October 9, 2005

Lawprofs as Supreme Court justices?

Orin Kerr is talking about whether lawprofs make good Supreme Court justices. That prompted this comment from someone known only as "appellate lawyer":
Some profs would make great judges, but most -- esp. most Con Law ones -- would be horrendous. Most Con Law profs (the ones on VC being notable exceptions) are the most blatant results-oriented types around, with everything else as window dressing.

Aside from that, I have seen pretty many profs jump into appellate briefing on their pet issues. Most stink. Many just like to cite their own articles, and their friends articles, as if that were legal authority.

If I could pick 9 profs from the rare minority of profs, then I could make a Court of them. But if I had to pick 9 random Con Law profs from the top 20 law schools, or 9 random managing partners from the top 20 firms, I'd take the firm crew, with no doubt.
I just want to say that I'd like that to be a reality TV show, like "The Apprentice," not one of the seasons where they have the men's team and the women's team, but one where they divide them up into "street smart" and "book smart" or "corporate" and "creative." Each week, they get their task, a case to decide. Who would be the Donald/Martha passing judgment on their work? On what basis? Maybe a call-in vote, a la "American Idol."

9 comments:

Pat Patterson said...

I'm hoping that in the bathing suit competition Ms. Miers will look better than O'Connell and Luttig.

Troy said...

Dershowitz, Scalia, and you in the "boardroom". You guys can duke it out as to who gets the center chair and can decide it each week.

Sloanasaurus said...

I think I posted this table before:

Justice / Years in Private Practice

Rehnquist/ 16
Roberts/ 12
Kennedy/ 12
Scalia /6
Thomas/ 2
O Conner/ 2
Souter/ 0
Ginsburg/ 0
Breyer/ 0
Stevens/ 0

To be fair, many of the other potential candidates for the latest spot also had private practice experience (edith clement had 15+). Michael McConnel had none and Janice Rogers Brown had maybe a year.

I dont think it matters, but it is an interesting stat.

HaloJonesFan said...

That sounds like a pretty neat reality show!

What would be the title? "Left Brain versus Right Brain". "Brooks Brothers/Birkenstock". "Heart/Smart".

Heck, that last one might work out...you have a team of art- and humanities-major students, and a team of engineering students. Each week there's a "challenge"; maybe you have to build a bridge from toothpicks (whoever has the best capability-to-weight ratio wins), or write a poem, or put on a play in a public place (whoever draws the biggest crowd wins), or create a computer simulation of a black hole eating a star cluster (judged both on technical correctness and artistic merit.)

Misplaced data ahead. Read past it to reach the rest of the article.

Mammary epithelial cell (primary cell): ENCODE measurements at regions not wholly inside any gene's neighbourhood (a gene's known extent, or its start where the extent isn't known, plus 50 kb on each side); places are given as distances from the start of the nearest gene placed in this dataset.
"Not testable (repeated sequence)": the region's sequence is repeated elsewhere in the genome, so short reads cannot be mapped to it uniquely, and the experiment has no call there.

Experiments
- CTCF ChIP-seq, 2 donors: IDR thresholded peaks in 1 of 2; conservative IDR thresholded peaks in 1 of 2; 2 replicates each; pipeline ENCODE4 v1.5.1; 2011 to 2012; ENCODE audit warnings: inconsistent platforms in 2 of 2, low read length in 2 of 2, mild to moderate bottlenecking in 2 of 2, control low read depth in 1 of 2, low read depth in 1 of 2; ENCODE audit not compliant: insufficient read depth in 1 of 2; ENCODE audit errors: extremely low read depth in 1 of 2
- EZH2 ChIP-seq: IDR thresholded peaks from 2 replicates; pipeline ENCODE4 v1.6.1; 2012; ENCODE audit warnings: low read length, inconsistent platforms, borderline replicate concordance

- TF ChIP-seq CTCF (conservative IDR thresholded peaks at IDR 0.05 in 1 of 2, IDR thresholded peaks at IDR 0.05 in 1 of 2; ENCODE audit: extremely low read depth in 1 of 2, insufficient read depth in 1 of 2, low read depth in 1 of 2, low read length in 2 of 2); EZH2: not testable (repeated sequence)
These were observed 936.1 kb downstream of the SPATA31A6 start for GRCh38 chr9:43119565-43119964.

And, to throw a bone to our hostess, the two teams could argue a pair of criminal cases, each taking one side (prosecution/defense) for the first case, and the other side for the second.

madcat said...

Lawyers who (by definition) frame their work in terms of zealous advocacy for their clients and (as with Miers) are known for their unwavering loyalty are less results-driven than constitutional law professors? Feh.

Con law profs win. Hands down.

JSU said...

Seriously, this is a great idea. Call Mark Burnett!

Miers can be one of the stars after her nomination flames out.

Jacques Cuze said...

I would like to see lawyers as modern day gladiators.

Toss em in a ring, and let em fight each other to the death.

I would pay for the 24x7 channel that showed this. All lawyer deaths all the time.

I wouldn't watch it, but I would pay for it.

Goesh said...

-some would look real hot in black-

Bruce Hayden said...

I went into more depth at Volokh.com. But the conceit that Con law expertise is the absolute most important requirement for a Supreme Court Justice is just that, a conceit.

A lot of what the Supreme Court does is statutory interpretation, and that often affects us a lot more in our daily life than does its Constitutional Law decisions. Indeed, their Festo patent law Doctrine of Equivalents decision affects my daily life, as a patent attorney, than almost any Con law decision they have made in recent years - and, indeed, probably than even Roe v. Wade, even if Freakonomics is right on the crime decline connection.

So, why should we believe that a Con law prof, for example, would be better able to come up to speed in an arcane area of the law, like patents or tax, faster than someone who has spent her life doing that, esp. since the former tends to specialize at the expense of learning to generalize.

Also, a lot of what it seems like Con Law profs write seems more like attempts to move the law than really analysis of what the law really is. Yet, a lot of this seems to be divorced from reality, except the reality of other, most often equally liberal, Con Law profs.

What they don't really face is the constant feedback that many top lawyers get in having to put their careers on the line when they argue a case. Missing, misapplying, or misunderstanding applicable precedent can be fatal. So, they learn to do it right. Not so with tenured faculty.